For anyone who has tried to argue that no one does repressed emotions like the British, we present to you Middle America, and particularly the South. Gillian Flynn's latest adaptation, "Sharp Objects," landed on HBO as a mini-series and it features a seething rage the likes of which we rarely see on television.
Perhaps it's because it's adapted by a woman (Marti Noxon) from a book written by a woman and directed by an auteur whose most recent project was the critically acclaimed "Big Little Lies," but "Sharp Objects" feels so very authentic in its characterizations from Amy Adams' boozing reporter Camille Preaker all the way up to her desperately proper mother Adora Crellin, brought to life with beautifully restrained power by Patricia Clarkson.
We're only one episode into this eight-part journey, and we're already confident in predicting that Emmy is going to eat this project up. The writing is fresh and invigorating, delicately capturing every raw moment between these shattered women, lingering in their silences as much as in their verbal sparring.
The direction is absolutely mesmerizing, with more than one sequence beautifully jumping from the present and back into Camille's memories by having Amy Adams and Sophie Lillis ("It") perform the exact same motions across time. It's a smooth transition back and forth that perfectly captures how the memories of the past can overtake even the most mundane of tasks when we are surrounded by triggers.
The Anger of Camille
For Camille those triggers are coming back to her hometown of Wind Gap, in Missouri's bootheel, having to stay in her childhood bedroom and having to deal with her oppressive and yet terribly fragile mother, Adora. Showing the same kind of restraint that so many of the characters do, the creators chose to parcel out pieces of the childhood trauma that shattered the Preaker/Crellin women in tiny indistinct morsels so that the full picture doesn't become clear until the closing scenes.
Until that moment, all we knew for sure was that Camille left her hometown years ago to pursue her journalistic dreams, winding up working for a major newspaper out of St. Louis. Something clearly happened to her there, though that trauma remains elusive, save for a few non-sequitur memories that would seem to indicate a lover at some point in her recent past.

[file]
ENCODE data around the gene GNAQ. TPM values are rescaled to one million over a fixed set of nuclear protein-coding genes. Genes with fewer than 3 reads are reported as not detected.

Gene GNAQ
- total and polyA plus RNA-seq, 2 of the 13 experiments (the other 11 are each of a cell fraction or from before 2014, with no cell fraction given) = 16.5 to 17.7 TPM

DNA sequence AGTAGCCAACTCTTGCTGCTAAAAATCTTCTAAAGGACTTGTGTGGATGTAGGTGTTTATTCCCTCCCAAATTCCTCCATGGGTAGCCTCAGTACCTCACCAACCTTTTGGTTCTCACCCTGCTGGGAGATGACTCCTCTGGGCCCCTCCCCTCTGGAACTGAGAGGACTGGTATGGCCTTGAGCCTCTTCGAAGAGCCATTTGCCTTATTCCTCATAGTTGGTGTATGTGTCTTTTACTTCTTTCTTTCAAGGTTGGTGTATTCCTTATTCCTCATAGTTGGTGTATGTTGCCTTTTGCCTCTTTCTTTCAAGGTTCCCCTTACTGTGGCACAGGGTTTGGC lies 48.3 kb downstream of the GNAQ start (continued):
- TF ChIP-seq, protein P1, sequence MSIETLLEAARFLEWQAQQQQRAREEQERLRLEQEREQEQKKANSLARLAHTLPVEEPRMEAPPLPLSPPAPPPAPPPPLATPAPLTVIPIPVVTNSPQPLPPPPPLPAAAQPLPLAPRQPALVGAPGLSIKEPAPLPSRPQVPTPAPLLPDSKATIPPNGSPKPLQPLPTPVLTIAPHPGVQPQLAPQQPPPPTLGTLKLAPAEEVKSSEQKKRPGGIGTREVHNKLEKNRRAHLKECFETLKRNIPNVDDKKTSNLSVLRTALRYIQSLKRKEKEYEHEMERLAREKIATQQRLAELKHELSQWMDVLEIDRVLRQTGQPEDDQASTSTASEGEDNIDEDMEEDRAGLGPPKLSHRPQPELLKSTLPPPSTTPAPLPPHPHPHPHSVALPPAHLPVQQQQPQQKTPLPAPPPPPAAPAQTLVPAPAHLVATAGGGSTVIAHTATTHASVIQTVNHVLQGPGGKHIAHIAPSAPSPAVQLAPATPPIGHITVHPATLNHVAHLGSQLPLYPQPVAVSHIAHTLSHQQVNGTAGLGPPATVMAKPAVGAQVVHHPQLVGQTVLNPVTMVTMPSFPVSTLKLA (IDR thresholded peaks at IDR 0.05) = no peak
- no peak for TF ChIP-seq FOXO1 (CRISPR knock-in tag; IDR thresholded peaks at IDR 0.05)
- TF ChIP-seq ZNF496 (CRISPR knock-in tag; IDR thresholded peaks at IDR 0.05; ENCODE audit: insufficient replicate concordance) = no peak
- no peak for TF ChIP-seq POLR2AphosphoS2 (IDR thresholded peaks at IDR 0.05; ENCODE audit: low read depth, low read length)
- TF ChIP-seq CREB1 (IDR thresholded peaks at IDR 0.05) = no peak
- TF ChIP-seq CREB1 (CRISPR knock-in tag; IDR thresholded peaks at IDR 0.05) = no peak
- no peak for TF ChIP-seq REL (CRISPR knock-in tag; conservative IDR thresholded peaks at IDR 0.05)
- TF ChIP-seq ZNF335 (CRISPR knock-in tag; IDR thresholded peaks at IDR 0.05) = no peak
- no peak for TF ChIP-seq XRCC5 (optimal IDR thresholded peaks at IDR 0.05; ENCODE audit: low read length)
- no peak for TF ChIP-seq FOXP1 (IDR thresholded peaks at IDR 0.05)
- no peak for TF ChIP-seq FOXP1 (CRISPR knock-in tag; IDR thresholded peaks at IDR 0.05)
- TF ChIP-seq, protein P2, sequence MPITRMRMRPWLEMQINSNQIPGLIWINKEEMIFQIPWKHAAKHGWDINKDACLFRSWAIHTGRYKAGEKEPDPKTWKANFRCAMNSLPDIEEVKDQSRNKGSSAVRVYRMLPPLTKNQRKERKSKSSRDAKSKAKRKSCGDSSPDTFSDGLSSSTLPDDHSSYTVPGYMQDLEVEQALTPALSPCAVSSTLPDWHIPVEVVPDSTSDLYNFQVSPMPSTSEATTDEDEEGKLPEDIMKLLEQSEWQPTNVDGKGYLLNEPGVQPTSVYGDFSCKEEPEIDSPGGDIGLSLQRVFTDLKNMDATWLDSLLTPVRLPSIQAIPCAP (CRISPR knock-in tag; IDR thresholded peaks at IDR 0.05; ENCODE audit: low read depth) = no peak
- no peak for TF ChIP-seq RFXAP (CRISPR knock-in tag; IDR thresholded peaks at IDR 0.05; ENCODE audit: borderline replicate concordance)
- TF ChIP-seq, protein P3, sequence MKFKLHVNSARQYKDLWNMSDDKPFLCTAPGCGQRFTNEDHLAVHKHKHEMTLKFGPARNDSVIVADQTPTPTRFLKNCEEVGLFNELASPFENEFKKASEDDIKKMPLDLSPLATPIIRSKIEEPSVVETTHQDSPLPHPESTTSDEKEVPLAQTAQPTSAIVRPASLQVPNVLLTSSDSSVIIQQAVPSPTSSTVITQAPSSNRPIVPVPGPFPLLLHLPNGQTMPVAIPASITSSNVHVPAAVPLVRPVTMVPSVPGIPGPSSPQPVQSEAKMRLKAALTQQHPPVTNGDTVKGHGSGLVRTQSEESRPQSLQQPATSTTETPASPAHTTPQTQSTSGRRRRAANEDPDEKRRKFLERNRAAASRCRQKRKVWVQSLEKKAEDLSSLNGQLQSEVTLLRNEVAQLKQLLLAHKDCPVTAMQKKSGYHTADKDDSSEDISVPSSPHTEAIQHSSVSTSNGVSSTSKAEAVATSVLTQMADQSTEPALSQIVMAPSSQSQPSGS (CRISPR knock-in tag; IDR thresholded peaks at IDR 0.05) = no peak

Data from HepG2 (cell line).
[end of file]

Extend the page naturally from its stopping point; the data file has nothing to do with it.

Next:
Whatever it was left her in a precarious enough psychological condition, that her boss decided the solution was to give her an assignment that forces her to go home and face the demons there. It seems unlikely that the issues that led her to become a semi-functional alcoholic stem entirely from her past in Wind Gap, but it's pretty safe to guess that her early damage only exacerbated her more recent traumas.
She suffers flashes of memory throughout this first hour, and none of them appear particularly pleasant. Lillis turns in another fantastic performance, proving she's a young actress to watch, in each of these vignettes. We see her terrified in the river as some teenager aims a shotgun at her. At another turn, she stumbles into an old cabin where she finds pictures of naked women and chunks of meat in what looks like some twisted cannibalistic serial killer chamber.
And then, her tour de force at the end when we finally learn that the young sister she adored died suddenly, destroying forever the family. We've yet to get a glimpse of the entire family before her death, but we've at least seen that young Camille was full of life and laughter, a far cry from the shell of a broken woman who passed out in her car outside of a bar in the present day.
There is so much more to unpack with Adora than with Camille, even as she presents as a fairly standard mother who lost a child at a young age and simply can't get over it. In Adora, we are dealing with someone for whom propriety and image are perhaps more important than her own feelings and emotions. It is not a concept alien to many women.
So many times women are told how to sit, how to dress, how to behave, what it is to be a proper lady. And for a woman of another generations, those imperatives were even more important. And so, the struggles that Adora had with her tomboy-ish daughter growing up were particularly difficult for her. Camille was "willful," as were the two slain girls in the present era. But what does "willful" mean?